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Metabolic nutrition is generally recognized as the study of how diet and nutrition affect the body’s metabolism. Each person has their own unique metabolism, which is the way they process the nutritional elements in food. Metabolic nutrition seeks more information for the purposes of helping an individual manage their overall wellness goals.
Metabolic nutrition is similar to other types of sports nutrition, where nutritional experts seek to develop good nutrition plans and strategies for athletes that complement their training needs. Studies in metabolic nutrition are often aimed at helping individuals lose weight. Expert nutritionists can help individuals identify their own metabolic tendencies, and develop a good metabolic plan for overall health.
A lot of what’s involved in metabolic nutrition relies on what many call metabolic typing. In metabolic typing, professionals help clients come up with data on their unique metabolic type that informs how their bodies will handle any diet. Individuals can build a metabolic profile that can say a lot about how their body processes specific foods and nutritional elements.
Some nutritional assistive professionals use quizzes and other analytical tools to get a detailed breakdown of an individual’s metabolic type. Some of the main elements in metabolic typing include acidity and alkalinity of the body, oxidative rate (how a body metabolizes food), body type (where an individual tends to gain weight), and more. Some metabolic diagnosis can pinpoint specific nutritional elements like red meat, salt, or other things that experts see as metabolic stimuli.
Another common element in metabolic nutrition is known as Autonomic nervous system dominance. This issue regards two branches of the body’s nervous system, the sympathetic and the parasympathetic. The sympathetic nervous system is the branch that helps the body respond to stressors and produce adrenaline. The parasympathetic controls elements of the body in repose. The interplay between these two parts of the nervous system is a regular part of modern metabolic research. Medical experts contend that one of the two systems tends to be dominant in an individual, and this can have an effect on their overall metabolism.
More metabolic research focuses on proteins, carbohydrates, and general types of foods that provide fuel for the body. Experts look at individuals who are faster or slower oxidizers to see what the optimal diet might be for a specific metabolism. This service is often part of a comprehensive nutritional plan for someone who wants to change their diet to improve their health.
When I was reading this article, I thought about the way the French eat and their lifestyle. A small percentage of the French population are overweight or obese compared to a whopping number of Americans. The French have a much lower rate of heart disease than we do. But then you think about what they eat - cheese, cream, beef, pastries.
Figure that one out. Well, the French eat small portions of real food that is homemade and we eat lots of processed foods. They don't eat many snacks, we seem to snack all day.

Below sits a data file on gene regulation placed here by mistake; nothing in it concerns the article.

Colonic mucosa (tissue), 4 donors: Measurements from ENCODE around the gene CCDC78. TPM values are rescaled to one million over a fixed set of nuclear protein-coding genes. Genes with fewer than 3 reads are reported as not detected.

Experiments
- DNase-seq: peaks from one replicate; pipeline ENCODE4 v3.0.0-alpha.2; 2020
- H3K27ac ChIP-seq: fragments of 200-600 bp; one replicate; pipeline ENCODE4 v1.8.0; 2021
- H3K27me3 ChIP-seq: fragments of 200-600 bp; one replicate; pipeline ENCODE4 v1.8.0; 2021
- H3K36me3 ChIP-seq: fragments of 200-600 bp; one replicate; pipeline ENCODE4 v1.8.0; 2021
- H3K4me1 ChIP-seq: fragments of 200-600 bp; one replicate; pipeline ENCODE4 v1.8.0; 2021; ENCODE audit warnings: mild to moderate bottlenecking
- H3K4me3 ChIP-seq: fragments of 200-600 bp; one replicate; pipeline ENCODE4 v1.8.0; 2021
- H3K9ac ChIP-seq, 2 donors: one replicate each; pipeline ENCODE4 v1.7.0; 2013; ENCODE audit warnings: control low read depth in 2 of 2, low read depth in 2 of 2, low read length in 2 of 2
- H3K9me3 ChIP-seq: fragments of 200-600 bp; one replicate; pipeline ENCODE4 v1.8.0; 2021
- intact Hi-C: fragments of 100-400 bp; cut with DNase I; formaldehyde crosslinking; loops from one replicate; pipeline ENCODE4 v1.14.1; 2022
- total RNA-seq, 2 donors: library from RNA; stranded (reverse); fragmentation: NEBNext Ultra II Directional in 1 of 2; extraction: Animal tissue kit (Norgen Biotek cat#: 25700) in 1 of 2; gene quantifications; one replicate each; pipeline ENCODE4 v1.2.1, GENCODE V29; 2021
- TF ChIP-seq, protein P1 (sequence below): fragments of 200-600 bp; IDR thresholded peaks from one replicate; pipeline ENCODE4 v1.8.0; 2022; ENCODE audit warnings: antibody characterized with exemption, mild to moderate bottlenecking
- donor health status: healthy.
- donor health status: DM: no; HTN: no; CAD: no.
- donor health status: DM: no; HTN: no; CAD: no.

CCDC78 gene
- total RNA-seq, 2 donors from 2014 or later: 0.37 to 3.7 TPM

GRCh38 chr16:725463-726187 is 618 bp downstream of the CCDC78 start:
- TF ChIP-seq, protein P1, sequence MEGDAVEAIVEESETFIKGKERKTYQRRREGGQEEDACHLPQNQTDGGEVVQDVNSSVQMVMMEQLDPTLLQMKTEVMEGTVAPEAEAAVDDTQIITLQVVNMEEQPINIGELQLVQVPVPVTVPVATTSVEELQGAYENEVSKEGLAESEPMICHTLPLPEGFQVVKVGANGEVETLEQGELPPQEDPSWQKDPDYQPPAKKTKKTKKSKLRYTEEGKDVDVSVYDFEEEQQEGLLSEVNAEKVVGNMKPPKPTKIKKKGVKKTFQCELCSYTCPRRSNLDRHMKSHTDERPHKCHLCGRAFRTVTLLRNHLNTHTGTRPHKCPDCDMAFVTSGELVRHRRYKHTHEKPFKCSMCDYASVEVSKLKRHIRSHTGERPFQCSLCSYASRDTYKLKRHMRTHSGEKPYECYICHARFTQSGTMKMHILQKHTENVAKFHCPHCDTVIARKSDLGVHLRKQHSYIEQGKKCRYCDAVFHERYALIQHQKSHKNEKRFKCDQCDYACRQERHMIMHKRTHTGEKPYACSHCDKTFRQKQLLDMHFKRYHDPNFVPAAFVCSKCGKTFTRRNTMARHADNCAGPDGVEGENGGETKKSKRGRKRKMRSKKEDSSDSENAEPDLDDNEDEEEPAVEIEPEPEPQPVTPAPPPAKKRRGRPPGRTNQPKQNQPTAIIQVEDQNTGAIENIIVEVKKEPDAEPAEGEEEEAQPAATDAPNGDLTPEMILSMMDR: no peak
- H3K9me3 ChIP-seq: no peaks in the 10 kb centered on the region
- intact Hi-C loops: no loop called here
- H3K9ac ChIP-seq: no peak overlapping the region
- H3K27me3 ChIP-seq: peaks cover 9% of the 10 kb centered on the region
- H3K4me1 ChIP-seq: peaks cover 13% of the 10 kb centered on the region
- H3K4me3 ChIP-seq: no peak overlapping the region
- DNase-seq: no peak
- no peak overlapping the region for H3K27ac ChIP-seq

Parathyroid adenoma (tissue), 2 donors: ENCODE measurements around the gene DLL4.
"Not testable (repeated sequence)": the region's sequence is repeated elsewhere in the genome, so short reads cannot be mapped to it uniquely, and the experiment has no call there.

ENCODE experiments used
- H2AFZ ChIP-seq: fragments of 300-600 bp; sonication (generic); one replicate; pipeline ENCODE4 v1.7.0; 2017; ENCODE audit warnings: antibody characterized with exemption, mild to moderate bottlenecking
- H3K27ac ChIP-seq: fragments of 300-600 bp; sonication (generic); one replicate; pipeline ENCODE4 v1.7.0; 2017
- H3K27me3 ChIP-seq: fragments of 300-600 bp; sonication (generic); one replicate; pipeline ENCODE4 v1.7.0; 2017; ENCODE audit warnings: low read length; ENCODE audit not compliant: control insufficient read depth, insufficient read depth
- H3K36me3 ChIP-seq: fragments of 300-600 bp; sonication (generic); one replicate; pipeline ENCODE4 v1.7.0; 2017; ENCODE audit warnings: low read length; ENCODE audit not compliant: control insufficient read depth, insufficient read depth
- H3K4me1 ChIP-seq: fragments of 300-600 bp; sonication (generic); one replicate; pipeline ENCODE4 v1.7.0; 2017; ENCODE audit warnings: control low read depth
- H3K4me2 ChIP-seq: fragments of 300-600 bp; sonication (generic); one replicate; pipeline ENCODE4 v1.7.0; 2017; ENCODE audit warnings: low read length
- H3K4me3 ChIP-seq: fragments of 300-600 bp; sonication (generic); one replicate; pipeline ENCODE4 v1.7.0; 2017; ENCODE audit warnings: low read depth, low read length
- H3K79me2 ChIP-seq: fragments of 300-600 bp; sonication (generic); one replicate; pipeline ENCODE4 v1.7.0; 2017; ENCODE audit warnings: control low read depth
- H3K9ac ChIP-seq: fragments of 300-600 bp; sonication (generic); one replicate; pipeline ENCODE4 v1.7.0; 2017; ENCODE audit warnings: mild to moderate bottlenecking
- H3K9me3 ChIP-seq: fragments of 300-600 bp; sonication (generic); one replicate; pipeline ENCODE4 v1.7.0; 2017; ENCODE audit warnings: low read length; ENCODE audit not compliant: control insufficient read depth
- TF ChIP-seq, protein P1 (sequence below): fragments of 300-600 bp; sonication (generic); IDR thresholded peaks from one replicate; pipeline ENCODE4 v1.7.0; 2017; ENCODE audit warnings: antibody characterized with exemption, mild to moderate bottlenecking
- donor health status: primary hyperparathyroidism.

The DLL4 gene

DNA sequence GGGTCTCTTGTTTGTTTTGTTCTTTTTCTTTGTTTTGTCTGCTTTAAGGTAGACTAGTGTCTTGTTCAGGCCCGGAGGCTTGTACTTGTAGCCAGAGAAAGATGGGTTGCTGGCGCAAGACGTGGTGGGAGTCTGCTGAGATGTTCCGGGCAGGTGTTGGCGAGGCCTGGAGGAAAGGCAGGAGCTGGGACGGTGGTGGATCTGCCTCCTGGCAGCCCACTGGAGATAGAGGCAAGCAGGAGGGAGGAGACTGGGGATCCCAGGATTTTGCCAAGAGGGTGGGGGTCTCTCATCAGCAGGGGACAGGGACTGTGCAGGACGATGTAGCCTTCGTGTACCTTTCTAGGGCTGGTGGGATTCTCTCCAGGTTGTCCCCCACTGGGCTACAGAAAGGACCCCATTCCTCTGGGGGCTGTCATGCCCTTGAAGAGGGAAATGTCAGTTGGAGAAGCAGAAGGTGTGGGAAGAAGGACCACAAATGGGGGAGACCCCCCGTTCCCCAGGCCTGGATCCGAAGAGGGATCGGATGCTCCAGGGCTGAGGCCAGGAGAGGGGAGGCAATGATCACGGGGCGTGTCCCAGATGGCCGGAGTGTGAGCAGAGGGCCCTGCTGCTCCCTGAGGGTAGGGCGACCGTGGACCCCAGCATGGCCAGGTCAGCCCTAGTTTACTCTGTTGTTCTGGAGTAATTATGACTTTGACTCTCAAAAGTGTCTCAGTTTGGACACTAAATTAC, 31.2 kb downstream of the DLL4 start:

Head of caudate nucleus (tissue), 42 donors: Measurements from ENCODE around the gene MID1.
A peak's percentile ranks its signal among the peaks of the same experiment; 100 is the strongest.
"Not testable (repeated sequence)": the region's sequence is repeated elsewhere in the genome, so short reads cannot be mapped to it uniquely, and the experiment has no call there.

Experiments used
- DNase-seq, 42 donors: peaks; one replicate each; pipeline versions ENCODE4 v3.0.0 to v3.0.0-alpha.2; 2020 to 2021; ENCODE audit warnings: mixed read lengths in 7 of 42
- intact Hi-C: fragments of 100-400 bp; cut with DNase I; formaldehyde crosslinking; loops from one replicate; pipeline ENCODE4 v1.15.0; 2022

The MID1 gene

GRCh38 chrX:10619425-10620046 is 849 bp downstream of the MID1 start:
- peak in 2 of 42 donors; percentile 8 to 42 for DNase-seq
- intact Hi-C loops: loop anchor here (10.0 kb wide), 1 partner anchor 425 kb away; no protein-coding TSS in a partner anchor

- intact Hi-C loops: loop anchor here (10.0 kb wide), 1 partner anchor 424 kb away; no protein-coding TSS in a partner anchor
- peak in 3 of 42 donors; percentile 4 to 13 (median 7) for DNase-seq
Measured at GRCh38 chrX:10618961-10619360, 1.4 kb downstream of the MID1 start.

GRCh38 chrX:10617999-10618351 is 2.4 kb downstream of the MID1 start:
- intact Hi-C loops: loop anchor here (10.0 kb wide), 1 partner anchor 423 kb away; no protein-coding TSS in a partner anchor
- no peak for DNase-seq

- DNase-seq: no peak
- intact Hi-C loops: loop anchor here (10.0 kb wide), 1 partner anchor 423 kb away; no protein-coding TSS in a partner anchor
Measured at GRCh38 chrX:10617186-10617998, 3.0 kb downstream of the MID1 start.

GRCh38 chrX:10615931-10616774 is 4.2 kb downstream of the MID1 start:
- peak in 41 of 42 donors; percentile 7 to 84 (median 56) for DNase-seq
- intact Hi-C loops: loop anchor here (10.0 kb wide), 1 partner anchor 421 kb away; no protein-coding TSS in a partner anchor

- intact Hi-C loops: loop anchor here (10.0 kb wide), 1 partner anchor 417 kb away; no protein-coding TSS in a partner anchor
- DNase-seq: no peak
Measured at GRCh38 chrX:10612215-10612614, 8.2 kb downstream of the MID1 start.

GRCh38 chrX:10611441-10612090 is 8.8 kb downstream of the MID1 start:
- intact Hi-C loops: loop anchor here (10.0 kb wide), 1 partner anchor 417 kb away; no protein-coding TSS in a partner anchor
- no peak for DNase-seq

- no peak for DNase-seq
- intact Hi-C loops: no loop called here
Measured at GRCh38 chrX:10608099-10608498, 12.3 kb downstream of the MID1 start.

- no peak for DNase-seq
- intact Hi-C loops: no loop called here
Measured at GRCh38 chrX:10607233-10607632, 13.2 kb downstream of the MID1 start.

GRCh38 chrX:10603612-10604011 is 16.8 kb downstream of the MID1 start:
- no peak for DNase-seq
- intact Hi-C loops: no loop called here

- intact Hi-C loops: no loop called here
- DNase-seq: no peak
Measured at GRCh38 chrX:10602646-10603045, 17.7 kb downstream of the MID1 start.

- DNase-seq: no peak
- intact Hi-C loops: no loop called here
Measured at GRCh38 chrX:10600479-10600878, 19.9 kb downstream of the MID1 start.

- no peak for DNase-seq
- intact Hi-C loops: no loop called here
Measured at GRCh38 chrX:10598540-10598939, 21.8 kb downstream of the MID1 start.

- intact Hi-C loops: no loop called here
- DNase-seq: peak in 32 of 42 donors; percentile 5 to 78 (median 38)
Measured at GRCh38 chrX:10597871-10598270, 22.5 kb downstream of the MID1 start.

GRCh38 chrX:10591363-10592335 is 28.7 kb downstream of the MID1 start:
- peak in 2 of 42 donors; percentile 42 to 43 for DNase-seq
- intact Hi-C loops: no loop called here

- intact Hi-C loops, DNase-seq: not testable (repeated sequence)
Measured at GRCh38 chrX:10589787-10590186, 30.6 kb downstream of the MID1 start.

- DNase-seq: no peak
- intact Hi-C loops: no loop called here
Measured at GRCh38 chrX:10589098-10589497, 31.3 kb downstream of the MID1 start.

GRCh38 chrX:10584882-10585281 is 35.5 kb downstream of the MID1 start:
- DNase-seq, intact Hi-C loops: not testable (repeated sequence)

Their lifestyle is different too. The French eat meals around a table with others and eat slowly. Americans often eat alone, in the car, in front of the TV, at their desks, eating large quantities of processed foods.
We might try to eat a little more like the French do and see what happens to our metabolism.
To me, this theory of metabolic nutrition is fairly new and I don't know how many good studies have been done on it, but just by comparing and observing different people, it seems like different people's metabolism varies.
As a child and young adult, I was thin. And I stayed thin until I got into my forties, when I put on a few pounds. Then at menopause, I put on more weight, mostly around the middle. I think as hormone levels change and you take certain medications, your metabolism can change.
I also think that there is a genetic part to the tendency to gain weight. Some heavy people spend their whole life struggling to lose and maintain
Like the article says, I think that the two parts of the nervous system have a pretty big affect on our metabolism. Some people expend a lot of energy doing simple things and stay thin, while others "run their hearts out" and struggle to lose weight.
I absolutely believe in metabolic nutrition. I think that each one of us has a unique metabolism that functions at various rates.
I had never thought about this until I noticed my close friend's eating habits and weight. She is completely the opposite of me because she can easily skip meals without feeling weak and when she eats, she never puts on weight even though she never works out. I, on the other hand, feel like fainting if I eat just one hour late. I have to workout regularly to avoid gaining fat and if I don't workout for a few days and eat regularly, I put on pounds right away.
The only explanation for why we are
so different has to be our differing metabolisms. My friend has a fast metabolism and I have a very slow one. So if I tried to eat and live like her, I would be very overweight. I have to adjust my lifestyle according to my metabolism if I want to remain healthy.